Erie was the only urban sector in Pennsylvania to vote against America's beloved King-for-Life in both 1940 and 1944. The sizable Catholic vote in the area helped Erie give a narrow two-point majority to JFK in 1960. Ever since that time, Erie has voted for Democrats in all but the most GOP-landslide years (1972, 1980 and 1984, but not 1988) and had a lengthy streak of voting against the GOP candidate in every presidential election from 1988 through 2012.

After an aberrant vote for Trump in 2016, Erie narrowly returned to the D column -- maybe (see below) -- by 1% in 2020. Erie casts only about 2% of the state vote, but is included here as a distinct though not terribly significant sector of PA, because it doesn't really fit in anywhere else.

[Erie made the news on Election Day of 2020 when an alleged poll worker there by the name of Sebastian Machado boasted on Twitter that he had personally "thrown out over a hundred ballots for Trump already!" and "Pennsylvania gonna turn blue 2020!!". The liberal media quickly raced to defend the Democrat vote-counters. They contacted a Democrat operative in Erie who conducted no investigation but labeled Machado's tweet a "false claim" (referring of course only to the first part of it). Democrats insisted that Machado was not actually a poll worker at all. Then the media -- which is the final arbiter of things like this, not law enforcement -- declared Machado's claim of shit-canning 100+ Trump ballots to be "debunked". Meaning that the number of trashed Trump ballots in Erie was likely far higher.]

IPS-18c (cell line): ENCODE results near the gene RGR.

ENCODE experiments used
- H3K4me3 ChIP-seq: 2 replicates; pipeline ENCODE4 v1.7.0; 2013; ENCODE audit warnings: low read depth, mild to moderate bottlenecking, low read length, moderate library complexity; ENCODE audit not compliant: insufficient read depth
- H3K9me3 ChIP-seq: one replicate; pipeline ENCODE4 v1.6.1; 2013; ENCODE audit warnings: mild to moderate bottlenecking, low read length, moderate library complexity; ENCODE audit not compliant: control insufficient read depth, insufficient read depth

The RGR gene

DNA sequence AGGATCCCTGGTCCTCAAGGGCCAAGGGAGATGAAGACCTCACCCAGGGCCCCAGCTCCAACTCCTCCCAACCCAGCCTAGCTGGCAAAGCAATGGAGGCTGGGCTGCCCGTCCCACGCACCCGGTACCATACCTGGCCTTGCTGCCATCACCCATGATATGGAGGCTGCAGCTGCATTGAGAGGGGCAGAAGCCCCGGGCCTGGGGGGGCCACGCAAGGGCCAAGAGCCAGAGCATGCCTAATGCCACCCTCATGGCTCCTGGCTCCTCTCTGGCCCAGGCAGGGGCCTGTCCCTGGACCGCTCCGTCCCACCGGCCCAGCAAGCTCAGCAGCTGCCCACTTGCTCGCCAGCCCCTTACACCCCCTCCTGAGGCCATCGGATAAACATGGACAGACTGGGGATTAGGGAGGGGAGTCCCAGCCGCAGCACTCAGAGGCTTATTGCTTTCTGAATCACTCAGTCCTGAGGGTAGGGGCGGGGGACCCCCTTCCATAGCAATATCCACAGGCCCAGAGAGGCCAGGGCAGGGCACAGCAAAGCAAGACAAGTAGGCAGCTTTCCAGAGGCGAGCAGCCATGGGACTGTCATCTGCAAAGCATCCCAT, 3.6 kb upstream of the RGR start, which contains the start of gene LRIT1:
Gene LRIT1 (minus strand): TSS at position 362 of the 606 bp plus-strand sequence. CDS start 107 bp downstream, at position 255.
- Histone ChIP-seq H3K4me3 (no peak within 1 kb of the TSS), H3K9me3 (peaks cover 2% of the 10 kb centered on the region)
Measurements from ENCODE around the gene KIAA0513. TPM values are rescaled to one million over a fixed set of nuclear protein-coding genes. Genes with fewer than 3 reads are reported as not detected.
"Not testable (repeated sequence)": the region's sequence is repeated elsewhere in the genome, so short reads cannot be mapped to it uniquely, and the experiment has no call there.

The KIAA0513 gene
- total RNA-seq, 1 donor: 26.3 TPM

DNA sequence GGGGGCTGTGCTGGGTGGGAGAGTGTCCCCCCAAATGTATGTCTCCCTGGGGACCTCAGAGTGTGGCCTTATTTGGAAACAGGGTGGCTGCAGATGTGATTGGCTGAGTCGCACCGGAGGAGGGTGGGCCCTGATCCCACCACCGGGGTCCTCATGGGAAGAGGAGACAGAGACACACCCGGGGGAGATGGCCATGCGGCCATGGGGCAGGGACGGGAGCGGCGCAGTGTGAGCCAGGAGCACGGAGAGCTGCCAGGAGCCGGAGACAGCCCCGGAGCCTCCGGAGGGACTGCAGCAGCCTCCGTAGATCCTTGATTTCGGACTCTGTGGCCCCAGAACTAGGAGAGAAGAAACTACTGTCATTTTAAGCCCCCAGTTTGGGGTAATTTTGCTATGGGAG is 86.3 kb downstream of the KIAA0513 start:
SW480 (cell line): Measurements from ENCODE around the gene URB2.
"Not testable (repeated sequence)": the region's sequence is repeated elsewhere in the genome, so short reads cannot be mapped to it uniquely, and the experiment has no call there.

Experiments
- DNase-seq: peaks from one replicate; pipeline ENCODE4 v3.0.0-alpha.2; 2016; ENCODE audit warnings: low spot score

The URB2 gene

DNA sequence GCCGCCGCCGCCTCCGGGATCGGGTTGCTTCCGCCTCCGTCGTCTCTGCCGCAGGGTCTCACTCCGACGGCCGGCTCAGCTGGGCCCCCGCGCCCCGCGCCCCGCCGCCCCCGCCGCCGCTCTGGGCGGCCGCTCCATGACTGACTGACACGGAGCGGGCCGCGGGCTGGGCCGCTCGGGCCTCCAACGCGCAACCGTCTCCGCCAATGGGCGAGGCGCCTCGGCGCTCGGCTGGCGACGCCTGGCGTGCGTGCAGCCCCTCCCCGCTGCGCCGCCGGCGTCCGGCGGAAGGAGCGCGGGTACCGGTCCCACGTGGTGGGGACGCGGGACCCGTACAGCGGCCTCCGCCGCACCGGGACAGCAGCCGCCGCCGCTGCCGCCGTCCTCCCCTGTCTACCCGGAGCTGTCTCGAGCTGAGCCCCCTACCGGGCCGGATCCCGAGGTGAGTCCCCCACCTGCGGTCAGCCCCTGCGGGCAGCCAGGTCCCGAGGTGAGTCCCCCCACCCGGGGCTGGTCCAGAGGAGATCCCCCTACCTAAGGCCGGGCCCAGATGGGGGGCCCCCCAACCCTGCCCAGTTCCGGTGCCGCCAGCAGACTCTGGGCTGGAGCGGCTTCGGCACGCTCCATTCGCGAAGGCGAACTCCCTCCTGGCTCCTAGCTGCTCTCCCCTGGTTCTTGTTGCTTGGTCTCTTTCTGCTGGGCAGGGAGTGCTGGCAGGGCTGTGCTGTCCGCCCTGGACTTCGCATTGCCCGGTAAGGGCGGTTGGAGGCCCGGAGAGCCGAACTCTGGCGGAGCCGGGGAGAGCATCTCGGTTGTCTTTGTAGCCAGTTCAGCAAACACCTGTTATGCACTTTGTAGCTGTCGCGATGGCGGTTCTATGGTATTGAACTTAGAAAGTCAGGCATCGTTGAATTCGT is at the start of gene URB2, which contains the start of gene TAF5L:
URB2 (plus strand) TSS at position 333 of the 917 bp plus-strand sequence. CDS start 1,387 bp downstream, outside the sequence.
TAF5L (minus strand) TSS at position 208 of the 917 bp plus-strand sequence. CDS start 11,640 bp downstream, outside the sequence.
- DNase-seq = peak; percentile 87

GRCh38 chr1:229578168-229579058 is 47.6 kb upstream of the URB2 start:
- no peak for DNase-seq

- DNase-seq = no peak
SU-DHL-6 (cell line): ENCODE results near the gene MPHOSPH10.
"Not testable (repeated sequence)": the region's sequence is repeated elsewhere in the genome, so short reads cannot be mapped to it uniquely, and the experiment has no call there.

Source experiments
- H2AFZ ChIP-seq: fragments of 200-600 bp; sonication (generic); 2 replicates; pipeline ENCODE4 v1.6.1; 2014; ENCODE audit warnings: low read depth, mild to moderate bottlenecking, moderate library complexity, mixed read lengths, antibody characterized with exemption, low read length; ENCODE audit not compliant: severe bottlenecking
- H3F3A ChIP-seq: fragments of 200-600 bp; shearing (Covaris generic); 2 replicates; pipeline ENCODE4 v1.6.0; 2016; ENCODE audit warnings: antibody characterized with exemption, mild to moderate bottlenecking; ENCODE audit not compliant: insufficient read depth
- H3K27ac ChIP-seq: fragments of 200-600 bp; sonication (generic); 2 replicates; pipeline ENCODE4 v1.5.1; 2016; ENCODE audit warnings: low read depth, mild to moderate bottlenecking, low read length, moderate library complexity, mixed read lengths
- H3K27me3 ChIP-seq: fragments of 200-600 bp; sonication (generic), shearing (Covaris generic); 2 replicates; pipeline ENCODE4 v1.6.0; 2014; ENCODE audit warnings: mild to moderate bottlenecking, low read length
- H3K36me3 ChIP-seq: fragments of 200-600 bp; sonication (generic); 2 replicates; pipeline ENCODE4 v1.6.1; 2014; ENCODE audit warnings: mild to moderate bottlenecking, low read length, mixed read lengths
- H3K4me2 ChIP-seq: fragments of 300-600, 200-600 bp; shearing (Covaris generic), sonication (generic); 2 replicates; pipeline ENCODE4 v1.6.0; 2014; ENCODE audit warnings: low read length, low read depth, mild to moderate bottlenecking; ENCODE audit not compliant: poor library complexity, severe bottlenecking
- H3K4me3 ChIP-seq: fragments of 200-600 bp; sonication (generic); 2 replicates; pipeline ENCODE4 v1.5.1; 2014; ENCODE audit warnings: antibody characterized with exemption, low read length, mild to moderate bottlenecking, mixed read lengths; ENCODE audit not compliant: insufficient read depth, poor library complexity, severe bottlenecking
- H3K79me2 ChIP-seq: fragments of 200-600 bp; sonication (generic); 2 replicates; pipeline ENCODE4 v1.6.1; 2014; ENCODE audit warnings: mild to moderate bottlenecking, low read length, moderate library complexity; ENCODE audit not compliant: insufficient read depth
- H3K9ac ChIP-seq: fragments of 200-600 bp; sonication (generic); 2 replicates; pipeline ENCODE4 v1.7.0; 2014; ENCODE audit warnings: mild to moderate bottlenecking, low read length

Photo credit: govtech.com

Wilkes-Barre/Scranton sector (Lackawanna and Luzerne counties):

Presidentially, the electoral history of the anthracite coal country of northeastern PA has been quite similar -- albeit with a much smaller number of votes -- to that of the bituminous coal region of southwestern PA. To some extent the demographics of these two areas at opposite ends of Pennsylvania are also quite similar, in that they contain a significant percentage of residents of eastern European/Slavic descent -- blue-collar workers with little or no formal education who toiled in the mines and the mills back when such things were operational. Their pride and their work ethic (traits which are absent in certain other demographic subgroups) caused them to volunteer to endure difficult and dangerous jobs rather than being lazy and living off of welfare.

The demographics of southwest PA and northeast PA may be similar but they are hardly identical. As a fairly major city, Pittsburgh has far more blacks than WB/S; prior to the invasion of Hispanics which has greatly accelerated in the 2000s, northeastern PA was one of the Whitest areas in the entire country.